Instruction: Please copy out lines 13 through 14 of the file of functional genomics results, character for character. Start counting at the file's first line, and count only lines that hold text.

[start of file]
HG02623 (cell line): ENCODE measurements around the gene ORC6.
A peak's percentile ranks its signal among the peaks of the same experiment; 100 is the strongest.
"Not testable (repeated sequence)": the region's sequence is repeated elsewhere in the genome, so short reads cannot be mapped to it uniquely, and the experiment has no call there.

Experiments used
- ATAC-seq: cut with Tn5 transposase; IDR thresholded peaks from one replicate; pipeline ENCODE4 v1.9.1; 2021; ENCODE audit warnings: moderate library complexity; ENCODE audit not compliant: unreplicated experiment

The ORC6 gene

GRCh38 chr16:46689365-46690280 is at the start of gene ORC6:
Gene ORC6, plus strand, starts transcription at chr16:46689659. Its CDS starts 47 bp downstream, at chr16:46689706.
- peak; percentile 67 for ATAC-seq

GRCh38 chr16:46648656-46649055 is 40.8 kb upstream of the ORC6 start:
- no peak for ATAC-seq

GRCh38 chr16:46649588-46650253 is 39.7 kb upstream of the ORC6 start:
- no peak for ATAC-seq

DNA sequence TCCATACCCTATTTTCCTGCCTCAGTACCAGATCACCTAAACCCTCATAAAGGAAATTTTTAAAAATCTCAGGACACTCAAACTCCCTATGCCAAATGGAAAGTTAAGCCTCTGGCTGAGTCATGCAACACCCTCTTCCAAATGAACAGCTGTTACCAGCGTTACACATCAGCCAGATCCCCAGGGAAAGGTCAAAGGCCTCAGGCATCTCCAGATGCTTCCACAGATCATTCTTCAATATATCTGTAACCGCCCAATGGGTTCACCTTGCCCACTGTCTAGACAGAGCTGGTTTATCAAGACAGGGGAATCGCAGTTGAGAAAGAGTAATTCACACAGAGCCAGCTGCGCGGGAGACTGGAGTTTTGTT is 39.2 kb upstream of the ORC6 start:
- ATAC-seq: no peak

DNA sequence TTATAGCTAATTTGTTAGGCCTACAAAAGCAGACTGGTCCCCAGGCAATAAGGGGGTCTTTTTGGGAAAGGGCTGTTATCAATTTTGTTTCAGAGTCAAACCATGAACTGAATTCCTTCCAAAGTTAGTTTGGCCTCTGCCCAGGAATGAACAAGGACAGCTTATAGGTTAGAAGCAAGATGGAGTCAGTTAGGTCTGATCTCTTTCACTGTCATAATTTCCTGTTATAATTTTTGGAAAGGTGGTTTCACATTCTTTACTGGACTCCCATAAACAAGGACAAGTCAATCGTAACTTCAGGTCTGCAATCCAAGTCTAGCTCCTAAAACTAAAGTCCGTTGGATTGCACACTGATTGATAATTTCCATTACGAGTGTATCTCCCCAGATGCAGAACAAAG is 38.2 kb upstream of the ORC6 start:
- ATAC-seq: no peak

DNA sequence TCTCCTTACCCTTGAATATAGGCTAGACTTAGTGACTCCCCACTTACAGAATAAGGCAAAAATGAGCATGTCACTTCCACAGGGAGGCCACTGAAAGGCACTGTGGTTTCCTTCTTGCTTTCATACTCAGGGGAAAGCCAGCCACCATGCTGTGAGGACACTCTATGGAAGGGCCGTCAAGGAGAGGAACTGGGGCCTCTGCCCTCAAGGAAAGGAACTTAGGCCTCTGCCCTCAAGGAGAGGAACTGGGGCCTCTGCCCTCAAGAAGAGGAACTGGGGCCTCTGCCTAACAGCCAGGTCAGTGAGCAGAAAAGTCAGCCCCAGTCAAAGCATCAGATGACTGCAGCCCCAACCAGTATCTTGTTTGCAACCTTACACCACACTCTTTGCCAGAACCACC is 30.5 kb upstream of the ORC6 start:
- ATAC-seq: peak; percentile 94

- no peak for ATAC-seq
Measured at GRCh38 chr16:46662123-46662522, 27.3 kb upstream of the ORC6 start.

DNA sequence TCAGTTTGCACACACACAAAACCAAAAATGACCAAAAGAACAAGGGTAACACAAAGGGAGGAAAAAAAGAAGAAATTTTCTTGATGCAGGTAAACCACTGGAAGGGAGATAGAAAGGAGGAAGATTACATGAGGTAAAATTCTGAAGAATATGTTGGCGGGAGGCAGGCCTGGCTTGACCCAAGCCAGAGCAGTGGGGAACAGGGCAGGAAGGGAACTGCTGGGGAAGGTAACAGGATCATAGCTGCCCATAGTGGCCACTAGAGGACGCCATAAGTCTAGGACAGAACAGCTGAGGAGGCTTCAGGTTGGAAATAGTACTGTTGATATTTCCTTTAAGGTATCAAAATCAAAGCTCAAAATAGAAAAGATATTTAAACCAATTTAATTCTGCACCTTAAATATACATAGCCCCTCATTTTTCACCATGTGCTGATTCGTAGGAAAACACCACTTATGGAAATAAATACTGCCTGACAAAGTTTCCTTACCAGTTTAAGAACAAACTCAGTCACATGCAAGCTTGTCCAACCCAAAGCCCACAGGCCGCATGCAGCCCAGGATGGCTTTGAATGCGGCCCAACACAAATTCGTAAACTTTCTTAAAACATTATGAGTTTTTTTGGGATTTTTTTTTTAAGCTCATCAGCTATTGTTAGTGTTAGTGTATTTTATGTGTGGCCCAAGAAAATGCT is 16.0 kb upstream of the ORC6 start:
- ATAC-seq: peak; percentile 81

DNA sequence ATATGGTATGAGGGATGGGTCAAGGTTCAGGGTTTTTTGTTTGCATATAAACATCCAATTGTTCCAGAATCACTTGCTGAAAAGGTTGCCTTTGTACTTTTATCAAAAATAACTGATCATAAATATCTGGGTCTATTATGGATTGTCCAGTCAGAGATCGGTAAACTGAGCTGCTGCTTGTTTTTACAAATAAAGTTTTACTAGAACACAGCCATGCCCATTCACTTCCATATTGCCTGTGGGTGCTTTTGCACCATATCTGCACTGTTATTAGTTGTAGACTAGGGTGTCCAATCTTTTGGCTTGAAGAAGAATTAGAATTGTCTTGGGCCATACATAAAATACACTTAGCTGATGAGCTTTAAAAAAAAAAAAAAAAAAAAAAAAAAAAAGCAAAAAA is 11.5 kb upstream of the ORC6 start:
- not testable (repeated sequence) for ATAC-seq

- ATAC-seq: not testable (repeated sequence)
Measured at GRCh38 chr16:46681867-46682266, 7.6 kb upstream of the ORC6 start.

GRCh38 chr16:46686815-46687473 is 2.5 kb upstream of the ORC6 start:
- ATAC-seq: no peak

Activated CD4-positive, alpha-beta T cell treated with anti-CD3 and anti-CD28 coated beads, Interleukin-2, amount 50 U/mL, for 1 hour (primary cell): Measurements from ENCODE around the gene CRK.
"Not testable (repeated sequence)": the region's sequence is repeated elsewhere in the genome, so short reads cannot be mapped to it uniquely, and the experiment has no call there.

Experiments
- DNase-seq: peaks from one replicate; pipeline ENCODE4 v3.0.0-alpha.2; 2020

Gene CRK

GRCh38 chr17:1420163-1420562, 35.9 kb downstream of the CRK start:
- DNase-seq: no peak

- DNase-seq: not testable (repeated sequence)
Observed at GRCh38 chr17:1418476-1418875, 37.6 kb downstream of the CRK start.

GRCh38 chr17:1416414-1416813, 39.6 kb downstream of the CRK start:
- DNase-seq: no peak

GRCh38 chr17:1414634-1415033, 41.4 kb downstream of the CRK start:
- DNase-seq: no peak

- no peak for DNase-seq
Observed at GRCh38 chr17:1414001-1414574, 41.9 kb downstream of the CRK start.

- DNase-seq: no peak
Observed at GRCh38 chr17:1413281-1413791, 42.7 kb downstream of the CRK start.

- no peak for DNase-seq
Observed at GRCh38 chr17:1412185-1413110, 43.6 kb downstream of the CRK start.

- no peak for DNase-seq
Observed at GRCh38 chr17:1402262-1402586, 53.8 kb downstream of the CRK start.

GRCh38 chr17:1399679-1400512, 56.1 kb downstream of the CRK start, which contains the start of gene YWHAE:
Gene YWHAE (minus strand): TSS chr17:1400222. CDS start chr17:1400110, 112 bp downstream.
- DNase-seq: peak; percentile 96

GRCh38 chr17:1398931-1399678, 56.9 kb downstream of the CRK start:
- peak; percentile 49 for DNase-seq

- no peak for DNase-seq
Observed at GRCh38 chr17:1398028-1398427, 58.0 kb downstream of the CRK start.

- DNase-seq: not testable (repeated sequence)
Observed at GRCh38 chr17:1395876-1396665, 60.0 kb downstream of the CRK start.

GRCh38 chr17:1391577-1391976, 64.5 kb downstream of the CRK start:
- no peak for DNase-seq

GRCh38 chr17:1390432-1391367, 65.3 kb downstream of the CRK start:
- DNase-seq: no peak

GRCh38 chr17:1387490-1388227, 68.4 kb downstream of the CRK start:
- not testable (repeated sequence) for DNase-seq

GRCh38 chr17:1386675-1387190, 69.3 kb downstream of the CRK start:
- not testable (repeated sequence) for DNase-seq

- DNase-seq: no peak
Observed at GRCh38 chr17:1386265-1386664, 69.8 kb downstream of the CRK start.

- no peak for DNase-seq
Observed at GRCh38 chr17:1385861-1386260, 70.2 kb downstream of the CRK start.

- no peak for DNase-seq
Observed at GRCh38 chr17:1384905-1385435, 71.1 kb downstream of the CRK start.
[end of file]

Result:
- no peak for ATAC-seq

DNA sequence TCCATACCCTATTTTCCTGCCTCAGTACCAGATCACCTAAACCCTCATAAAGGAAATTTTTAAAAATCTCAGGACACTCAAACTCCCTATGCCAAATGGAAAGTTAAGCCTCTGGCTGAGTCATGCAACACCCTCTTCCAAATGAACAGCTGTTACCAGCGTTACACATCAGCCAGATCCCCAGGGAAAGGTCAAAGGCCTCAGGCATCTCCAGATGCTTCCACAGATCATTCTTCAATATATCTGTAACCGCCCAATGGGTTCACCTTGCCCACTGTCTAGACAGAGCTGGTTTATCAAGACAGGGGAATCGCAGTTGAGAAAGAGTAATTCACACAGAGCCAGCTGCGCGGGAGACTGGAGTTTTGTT is 39.2 kb upstream of the ORC6 start: